Historian’s Talk Reflects on National Politics 400 Years Earlier

For those still craving more politics after the General Election results come in, a historian at the University of Worcester will be reflecting on the political landscape 400 years earlier.

Professor of Early Modern History, Darren Oldridge, will be giving a talk on ‘Political Ideas in the English Civil Wars’ at The Commandery in Worcester on Saturday, July 6, at 2pm.

“At a time of political debate, it is interesting to reflect on the somewhat more violent political controversies and upheavals of 17th-century England,” he said. “In the words of one contemporary, the period was ‘boiling hot with questions’ about the constitution, taxes, the rights and duties of subjects, and the power of religious institutions.  These led to the trial and execution of the King and the formation of a republic in the 1650s.”

The English Civil War, between 1642 and 1651, saw Parliamentarians and Royalists battle over the future of the kingdom and whether the balance of power should be with the king or parliament. It resulted in the execution of Charles I and the establishment of a republic led by Oliver Cromwell as Lord Protector. The executed King’s son Charles II was later restored to the throne in 1660.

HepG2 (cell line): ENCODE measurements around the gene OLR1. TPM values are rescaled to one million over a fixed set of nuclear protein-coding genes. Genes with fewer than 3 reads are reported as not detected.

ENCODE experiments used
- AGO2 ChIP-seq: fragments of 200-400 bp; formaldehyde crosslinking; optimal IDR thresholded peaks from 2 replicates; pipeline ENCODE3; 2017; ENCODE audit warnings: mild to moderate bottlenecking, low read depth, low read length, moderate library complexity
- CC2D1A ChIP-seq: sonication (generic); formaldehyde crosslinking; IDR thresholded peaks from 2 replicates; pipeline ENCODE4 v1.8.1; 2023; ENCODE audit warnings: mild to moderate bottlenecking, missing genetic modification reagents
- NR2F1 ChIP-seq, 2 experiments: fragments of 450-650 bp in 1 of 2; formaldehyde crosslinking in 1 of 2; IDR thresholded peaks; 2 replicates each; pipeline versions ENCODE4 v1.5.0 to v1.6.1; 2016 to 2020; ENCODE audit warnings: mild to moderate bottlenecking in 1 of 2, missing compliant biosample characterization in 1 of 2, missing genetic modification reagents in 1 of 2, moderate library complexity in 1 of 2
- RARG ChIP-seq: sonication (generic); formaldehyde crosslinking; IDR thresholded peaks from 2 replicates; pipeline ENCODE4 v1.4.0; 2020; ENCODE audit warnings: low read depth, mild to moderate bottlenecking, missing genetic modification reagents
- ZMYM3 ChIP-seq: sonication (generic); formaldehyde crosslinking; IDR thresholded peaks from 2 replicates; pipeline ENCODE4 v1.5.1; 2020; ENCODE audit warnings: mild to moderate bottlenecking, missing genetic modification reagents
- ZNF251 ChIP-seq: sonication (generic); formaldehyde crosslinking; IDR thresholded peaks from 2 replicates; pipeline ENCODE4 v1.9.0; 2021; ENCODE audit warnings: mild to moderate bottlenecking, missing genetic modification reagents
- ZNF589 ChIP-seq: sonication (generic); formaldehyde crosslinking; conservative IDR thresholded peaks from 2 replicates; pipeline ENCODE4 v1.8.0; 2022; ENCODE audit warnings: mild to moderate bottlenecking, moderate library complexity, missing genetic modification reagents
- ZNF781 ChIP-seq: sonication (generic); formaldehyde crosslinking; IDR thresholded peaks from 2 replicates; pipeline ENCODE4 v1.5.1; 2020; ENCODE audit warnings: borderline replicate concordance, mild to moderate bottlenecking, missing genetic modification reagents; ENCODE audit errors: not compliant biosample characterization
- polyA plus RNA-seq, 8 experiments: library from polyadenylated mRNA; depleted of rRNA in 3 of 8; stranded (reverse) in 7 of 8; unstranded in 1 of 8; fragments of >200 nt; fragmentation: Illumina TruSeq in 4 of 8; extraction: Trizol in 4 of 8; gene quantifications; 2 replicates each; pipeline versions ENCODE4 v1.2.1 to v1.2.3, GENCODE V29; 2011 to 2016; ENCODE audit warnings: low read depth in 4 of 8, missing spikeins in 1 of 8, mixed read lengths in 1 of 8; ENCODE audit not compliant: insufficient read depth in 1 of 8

Professor Oldridge’s talk will introduce some of the great political questions of the period that formed the background to the war. Did the power of government come from God and an inherited hierarchy, or from the people? Could rulers act above the law? And should men and women have freedom to practice religion as they chose? “Many of the arguments fought out in this period – with both words and bullets – remain resonant today,” said Professor Oldridge.

“What happened in England in the middle of the 17th century was a classic case of politics spilling out of control,” added Professor Oldridge. “A revolt by some members of the social elite against illegal taxation and unpopular religious policies spiralled into a debate about the nature of government and ended with the execution of the king. Almost no one saw these things coming.

“In the civil war of the 1640s, ordinary people were involved in politics as never before. In particular, soldiers in the parliamentarian army demanded the extension of the franchise in elections and the abolition of the coercive powers of the church.”

Tickets for the talk cost £7. For more information or to get tickets visit  https://www.museumsworcestershire.org.uk/events/talk-political-ideas-in-the-english-civil-war-with-professor-darren-oldridge/.